In Life & In Literature (Rough Cut)

Standard

What do we do when it seems our story stalls?

It is so easy to take a happy ending for granted. Oftentimes suspense doesn’t seem to come from the conclusion but rather the actions that bring the reader there. The Ring will get to Mordor- but how? Harry will defeat Voldemort- but at what cost? Sherlock will uncover the truth- but what could that be? It seems silly and nihilistic to spend thousands of words on the triumph of darkness (the greatest fiction). Humans were programmed for hope, after all, and the story of our race and the God that made it- the one from which all stories spring- indicates that evil will not have the final say.

As a reader who favors certain fictions to the point of exhaustion, it oftentimes becomes essential to sort of- feel- with those beloved characters, to step back from their situations a moment and try color it in with my own experiences. It helps to understand better what I am reading and, to be truthful, to keep the material fresh. It is in moments like these that you realize that Frodo did not trek with inherent confidence in his success; Harry did not assume that Voldemort would fall at his hand, and Sherlock- well, Sherlock was probably quite certain of his abilities, but that is beside the point.

I think of Elizabeth Bennet’s despair after it seems to her that she’s lost Mr. Darcy forever; I consider Anne Shirley lamenting her potential return to the orphanage from which she was so recently freed; of Cosette afraid to fetch water from the well so deep in the woods. In moments like this, with a cup of tea in one hand and the resolution to all these (conveniently) far-away problems in another, we forget that these characters had no idea of their happy endings.Their resolutions were as mysterious to them as our tomorrows are to us. Their lives were difficult, unknowable, and oftentimes incredibly hard.

Yet- and this seems rather- indelicate, but it’s true: A good story is good because there is conflict and there is resolution. We are not necessarily entertained by tales of happy people in a constant state of delight. Comedy is astute and honest observation; tragedy is the inevitable, and life mixes it all. Even the frothiest fiction composed for babies has  its own kind of anguish, or at least a muddy puppy, a formerly white sofa, and a mother at the end of her rope. I say this with much sensitivity: in our own realities, the frustrations, heartaches, and unknowables are what makes our story readable.

I would describe this strange time of transition in my life as not necessarily a conflict but most definitely a time of deep frustration. Most seems stagnant, where very little changes and nothing much improves. I am constantly battling my emotions-a topic for another post- and reminding myself of two truths, an amalgam of book-born common sense (my pastor once said that “we often learn better from parable than from principle”-PREACH) and Biblical reality.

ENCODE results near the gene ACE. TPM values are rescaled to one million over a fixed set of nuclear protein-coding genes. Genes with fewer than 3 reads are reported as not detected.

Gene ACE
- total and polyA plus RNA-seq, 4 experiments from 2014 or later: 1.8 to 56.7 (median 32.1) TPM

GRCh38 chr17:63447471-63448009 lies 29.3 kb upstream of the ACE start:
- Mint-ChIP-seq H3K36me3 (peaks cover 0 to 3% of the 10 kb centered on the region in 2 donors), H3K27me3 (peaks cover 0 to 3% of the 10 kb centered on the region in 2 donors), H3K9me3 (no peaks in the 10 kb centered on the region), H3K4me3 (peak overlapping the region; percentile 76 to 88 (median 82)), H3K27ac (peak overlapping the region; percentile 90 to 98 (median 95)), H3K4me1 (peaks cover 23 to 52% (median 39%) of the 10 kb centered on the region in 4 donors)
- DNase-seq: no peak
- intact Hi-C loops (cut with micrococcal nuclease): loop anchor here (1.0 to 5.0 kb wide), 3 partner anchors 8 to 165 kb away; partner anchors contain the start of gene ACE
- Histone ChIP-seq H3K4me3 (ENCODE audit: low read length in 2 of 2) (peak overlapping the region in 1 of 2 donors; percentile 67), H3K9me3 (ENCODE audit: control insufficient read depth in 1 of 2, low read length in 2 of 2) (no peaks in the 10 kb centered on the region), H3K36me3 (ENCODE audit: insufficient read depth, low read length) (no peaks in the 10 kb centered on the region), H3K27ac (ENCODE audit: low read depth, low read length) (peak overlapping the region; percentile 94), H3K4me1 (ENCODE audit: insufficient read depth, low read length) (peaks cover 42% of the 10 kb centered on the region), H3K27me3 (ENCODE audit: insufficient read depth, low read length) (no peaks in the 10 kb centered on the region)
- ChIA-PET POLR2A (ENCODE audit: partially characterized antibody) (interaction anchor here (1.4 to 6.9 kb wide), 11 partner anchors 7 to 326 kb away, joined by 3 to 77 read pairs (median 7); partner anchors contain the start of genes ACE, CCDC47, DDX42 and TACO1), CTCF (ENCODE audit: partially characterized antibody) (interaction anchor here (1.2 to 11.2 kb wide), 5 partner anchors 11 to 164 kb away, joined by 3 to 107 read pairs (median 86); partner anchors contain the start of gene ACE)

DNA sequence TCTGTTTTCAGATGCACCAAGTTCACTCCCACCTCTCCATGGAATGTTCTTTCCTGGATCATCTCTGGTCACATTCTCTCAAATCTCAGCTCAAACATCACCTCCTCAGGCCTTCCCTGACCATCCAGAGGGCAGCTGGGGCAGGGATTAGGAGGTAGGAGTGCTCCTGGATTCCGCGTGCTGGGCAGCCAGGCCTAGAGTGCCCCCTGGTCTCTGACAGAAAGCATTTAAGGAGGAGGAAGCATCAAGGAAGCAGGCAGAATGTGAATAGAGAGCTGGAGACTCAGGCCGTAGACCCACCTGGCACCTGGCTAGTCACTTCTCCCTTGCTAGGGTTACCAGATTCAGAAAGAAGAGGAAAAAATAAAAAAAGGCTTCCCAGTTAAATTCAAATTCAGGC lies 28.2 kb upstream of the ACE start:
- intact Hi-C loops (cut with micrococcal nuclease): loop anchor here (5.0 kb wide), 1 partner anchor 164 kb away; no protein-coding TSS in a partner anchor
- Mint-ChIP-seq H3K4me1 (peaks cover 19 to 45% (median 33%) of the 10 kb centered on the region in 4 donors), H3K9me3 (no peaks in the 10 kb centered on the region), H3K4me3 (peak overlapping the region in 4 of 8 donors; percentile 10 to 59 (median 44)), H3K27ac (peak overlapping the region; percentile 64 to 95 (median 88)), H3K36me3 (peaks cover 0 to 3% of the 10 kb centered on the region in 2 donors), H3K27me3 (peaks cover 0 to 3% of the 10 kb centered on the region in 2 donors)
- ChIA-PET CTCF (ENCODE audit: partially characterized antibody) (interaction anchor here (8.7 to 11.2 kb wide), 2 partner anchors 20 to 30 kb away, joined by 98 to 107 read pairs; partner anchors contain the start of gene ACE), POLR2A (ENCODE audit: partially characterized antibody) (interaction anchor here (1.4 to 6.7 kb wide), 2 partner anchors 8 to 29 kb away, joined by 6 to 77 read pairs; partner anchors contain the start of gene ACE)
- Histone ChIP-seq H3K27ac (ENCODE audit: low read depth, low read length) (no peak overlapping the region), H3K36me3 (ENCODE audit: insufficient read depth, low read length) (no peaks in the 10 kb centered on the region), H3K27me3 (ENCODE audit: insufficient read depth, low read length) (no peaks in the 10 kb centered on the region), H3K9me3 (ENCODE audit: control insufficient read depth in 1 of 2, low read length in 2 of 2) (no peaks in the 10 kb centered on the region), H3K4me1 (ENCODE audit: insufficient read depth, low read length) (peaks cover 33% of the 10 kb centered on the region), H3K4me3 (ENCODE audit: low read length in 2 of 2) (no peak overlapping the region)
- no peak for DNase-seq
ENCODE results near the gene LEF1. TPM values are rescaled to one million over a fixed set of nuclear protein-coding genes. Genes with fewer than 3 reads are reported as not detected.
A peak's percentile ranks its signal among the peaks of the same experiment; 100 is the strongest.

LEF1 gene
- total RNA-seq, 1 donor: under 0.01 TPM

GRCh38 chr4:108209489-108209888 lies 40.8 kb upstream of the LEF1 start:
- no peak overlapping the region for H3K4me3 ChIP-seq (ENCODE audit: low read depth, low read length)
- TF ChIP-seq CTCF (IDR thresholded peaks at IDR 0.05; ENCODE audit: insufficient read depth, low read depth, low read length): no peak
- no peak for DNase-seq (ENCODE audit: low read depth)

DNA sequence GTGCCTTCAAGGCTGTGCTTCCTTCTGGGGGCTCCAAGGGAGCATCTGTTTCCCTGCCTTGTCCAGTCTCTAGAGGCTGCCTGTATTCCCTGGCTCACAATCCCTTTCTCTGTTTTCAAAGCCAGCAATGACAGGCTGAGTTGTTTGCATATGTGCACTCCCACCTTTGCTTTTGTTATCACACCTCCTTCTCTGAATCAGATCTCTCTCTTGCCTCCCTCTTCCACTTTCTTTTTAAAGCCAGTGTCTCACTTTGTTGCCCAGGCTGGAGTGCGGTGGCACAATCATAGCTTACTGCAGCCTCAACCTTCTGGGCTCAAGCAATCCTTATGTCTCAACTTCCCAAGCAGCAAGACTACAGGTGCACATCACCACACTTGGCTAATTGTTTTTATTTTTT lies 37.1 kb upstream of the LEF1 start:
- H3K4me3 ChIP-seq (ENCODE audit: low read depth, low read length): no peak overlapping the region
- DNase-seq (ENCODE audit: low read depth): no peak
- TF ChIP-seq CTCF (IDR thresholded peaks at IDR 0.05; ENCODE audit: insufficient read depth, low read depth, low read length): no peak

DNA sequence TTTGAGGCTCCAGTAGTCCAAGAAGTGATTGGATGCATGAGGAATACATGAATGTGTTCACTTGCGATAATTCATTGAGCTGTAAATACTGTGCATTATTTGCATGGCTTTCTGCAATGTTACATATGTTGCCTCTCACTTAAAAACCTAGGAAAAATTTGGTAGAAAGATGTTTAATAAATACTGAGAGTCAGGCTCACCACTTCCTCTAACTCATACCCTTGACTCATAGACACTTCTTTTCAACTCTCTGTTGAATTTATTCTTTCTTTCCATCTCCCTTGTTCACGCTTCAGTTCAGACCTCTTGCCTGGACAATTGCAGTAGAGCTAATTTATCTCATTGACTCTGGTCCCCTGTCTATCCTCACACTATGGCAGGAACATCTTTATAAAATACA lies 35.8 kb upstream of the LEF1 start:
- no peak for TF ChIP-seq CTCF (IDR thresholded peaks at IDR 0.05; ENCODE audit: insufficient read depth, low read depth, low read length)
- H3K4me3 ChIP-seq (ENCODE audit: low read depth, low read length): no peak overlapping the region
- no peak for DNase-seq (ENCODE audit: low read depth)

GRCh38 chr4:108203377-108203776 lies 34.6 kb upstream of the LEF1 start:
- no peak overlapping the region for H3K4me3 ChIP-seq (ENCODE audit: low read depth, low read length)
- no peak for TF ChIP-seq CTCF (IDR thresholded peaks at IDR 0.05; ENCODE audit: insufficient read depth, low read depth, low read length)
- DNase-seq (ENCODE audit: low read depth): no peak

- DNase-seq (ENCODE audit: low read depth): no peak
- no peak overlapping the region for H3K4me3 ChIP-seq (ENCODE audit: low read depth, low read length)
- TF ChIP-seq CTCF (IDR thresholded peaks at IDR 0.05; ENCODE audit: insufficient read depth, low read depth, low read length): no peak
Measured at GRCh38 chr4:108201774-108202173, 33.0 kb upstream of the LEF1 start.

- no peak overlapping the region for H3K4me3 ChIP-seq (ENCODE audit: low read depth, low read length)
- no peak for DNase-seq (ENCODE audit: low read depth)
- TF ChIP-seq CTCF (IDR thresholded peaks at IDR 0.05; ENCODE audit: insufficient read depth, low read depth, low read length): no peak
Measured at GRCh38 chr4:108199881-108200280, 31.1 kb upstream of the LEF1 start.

1. I am not the Author. I do not have the final say. Acknowledging this is and letting go of control is incredibly hard. Trust me. But imagine if “Pride and Prejudice” was written by it’s heroine, the aforementioned Elizabeth Bennet. Her faulty “first impression” (wink) would have rendered one of literature’s most-adored romances a disastrous disappointment. Jane Austen had a plan. So does God. And unlike Lizzie, I have the luxury of knowing my Author, of being forthright with Him, of looking to His word to see what He says about me. He knows intimately the hearts, words, and ways of all His characters (Psalm 139 vs 4-5, 15-16; Proverbs 5:23). He promises “to work all things together for our good” (Romans 8:28), a good that He understands better than we ourselves do. He cannot lie (Hebrews 6:18)- these verses aren’t niceties!

2. Remember: a good story resolves its conflict. I am not pretending that life is flawless, nor that all our issues find themselves conveniently wrapped in a precious little bow. However, as sure as I am told by the Lord that I will have trouble (John 16:33), I’m also told that He is preparing rooms for me in Heaven (John 14:2), is a source of rest and peace on the other side of it (Matthew 11:30), and that He is with me always (Matthew 28:20). Furthermore, the Bible assures me that He can do “immeasurably more than we ask or imagine.” (Ephesians 3:20)  Indeed, I believe that Eternity, seeing the Lord face-to-face, and the complete and utter defeat of evil is an incredibly satisfying end. However, I think that the Lord wants us to have victory and resolution before that day comes. If He didn’t, why would we be instructed in Philippians to “not be anxious about anything, but in everything by prayer and supplication, with thanksgiving, let your requests be made known to God.” (4:6)  Consider the Fruits of the Spirit- love, joy, peace, patience, kindness, goodness, gentleness, self control. All wonderful, good things. Why would the Lord give us His aid, share with us His character, strength, and wisdom if He wanted to keep us in conflict? The Lord’s work is indeed the opposite. Said Jesus, “”The Spirit of the Lord is on me, because he has anointed me to proclaim good news to the poor. He has sent me to proclaim freedom for the prisoners and recovery of sight for the blind, to set the oppressed free…’” (Luke 4:18)